Shaggy dog story

If Bobi fooled the Guinness Book, does anything mean anything?

Published December 27, 2023

Bobi was a good dog. Bobi was a cute dog. Bobi was the oldest dog that ever lived—allegedly. 

The Portuguese dog died Oct. 23, at the recorded age of 31 years and 163 days. Seven months before that, Bobi was certified by Guinness World Records as the first dog on record to ever live to be 30 years old, and thus the oldest dog ever. There was much fanfare at the time surrounding Bobi, of the Rafeiro de Alentejo breed (which typically has a life expectancy of 12-14 years) who was peacefully living with the owners who had him since his birth. 

Bobi the dog in Portugal, 2023 – (credit: Luis Boza/Getty)

But in months since his death, there have been growing allegations of dog-age fraud.  

In an interview with The Guardian, Danny Chambers, a veterinarian and Royal College of Veterinary Surgeons council member, said that “not a single one of my veterinary colleagues believe that Bobi was actually 31 years old.” He explains that it would be equivalent to a person living to 200: “completely implausible.” 

Canine conundrum

The veterinarians demand that the Guinness Book publish irrefutable evidence – if they want to maintain any integrity and legitimacy they claim to have, that is. Meanwhile, Guinness says that Bobi’s claim was “verified” by:

·      Bobi’s owner, 38-year-old Leonel Costa, telling the powers at be that he was eight when Bobi was born in a building on the Costa family property

·      Photos of “Bobi” dating back to 1999

·      Bobi’s registration at the Veterinary Medical Service of the Municipality of Leila, confirming Bobi’s birthdate

·      Bobi’s age as verified by the SIAC, a Portuguese government pet database

Matt Reynolds, a writer from Wired, recently decided to intensely pursue the Bobi-the-dog-fraud story, and unleash Bobi-Gate on the world. Guinness told Reynolds they are “aware of the questions surrounding the legitimacy of the record and are reviewing them.” Reynolds then contacted SIAC, who told him that the information on record was provided by the dog’s owner, and that they have “no registration or data that can confirm or deny this statement” of the dog’s age.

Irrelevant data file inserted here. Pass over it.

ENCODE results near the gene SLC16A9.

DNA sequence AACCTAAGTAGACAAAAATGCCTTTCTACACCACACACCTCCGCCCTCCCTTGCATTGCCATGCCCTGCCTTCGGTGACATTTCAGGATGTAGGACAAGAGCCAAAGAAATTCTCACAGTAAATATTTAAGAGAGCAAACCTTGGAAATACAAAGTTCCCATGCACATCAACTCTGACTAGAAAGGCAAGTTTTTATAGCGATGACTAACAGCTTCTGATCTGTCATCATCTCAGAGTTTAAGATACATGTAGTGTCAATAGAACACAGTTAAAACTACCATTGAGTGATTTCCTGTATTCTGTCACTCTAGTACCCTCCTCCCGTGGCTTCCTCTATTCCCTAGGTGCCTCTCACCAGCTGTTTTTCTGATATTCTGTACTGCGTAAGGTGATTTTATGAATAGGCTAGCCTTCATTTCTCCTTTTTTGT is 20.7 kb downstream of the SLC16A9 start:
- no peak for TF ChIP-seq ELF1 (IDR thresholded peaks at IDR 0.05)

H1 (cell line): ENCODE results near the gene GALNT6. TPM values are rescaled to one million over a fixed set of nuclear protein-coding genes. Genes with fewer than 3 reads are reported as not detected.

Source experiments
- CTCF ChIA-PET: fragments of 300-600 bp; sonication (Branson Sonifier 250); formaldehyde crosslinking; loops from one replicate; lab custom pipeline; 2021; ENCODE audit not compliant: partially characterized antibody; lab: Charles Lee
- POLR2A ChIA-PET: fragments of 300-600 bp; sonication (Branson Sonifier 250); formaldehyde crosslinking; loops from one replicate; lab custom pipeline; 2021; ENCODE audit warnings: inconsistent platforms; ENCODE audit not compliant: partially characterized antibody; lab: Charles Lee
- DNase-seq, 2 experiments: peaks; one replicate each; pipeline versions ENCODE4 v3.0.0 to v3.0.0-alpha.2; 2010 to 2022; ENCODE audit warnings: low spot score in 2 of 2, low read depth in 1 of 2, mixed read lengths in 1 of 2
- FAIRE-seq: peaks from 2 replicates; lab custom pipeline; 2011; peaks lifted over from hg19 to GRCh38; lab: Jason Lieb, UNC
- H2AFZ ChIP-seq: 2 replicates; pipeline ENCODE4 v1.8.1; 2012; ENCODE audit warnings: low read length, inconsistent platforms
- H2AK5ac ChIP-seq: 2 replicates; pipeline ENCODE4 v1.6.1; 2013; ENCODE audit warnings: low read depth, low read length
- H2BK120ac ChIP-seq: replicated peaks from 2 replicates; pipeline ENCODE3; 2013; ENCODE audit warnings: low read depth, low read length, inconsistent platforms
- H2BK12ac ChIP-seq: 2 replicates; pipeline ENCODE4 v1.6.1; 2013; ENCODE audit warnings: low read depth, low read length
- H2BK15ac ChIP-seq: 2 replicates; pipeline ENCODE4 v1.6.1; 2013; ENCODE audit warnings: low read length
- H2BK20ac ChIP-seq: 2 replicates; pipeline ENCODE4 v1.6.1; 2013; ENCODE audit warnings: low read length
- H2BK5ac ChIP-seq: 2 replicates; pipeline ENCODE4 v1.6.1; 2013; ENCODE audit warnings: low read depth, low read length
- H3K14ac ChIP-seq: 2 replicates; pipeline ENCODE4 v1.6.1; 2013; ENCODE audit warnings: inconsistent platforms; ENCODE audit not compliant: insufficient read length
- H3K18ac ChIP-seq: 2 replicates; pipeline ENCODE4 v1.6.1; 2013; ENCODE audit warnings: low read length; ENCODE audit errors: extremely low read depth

Reynolds went on to consult a dog longevity expert and an expert on dog coat color (Bobi has white paws in 1999 photos, but not in later ones), and both experts essentially shrugged and said that there was no way to be sure. During the extended investigatory saga, there were even suspicions that pet food companies were feeding the controversy (Bobi’s owners said he only ate “human food”).

Record scratch

First published in 1955, the Guinness Book was famously intended to be an authoritative source and gold standard for all things superlative. You’d think they would then have an obligation to fact-check and irrefutably verify all of their included records – especially considering that it’s the world’s best-selling copyright book, moving 3.5 million copies per year (outsold only by the Bible, the Koran, and Chairman Mao). In theory, they’re heavily invested in the legitimacy of their published records. 

The company’s website says “Guinness World Records has an expertly trained Records Management Team who undertake substantial research and verification checks to confirm whether a new record title has been achieved.” 

We’d humbly suggest that this “team” stick to easily verifiable and legitimate records, such as “largest gathering of people dressed as Albert Einstein” (541), “farthest distance to throw a pea” (about 85 feet), or “most spoons ever balanced on a human body” (88). 

Or maybe we can just take the Guiness Book of World Records for the bizarre, sometimes gray-area-adjacent material it is, and let sweet Bobi rest in peace.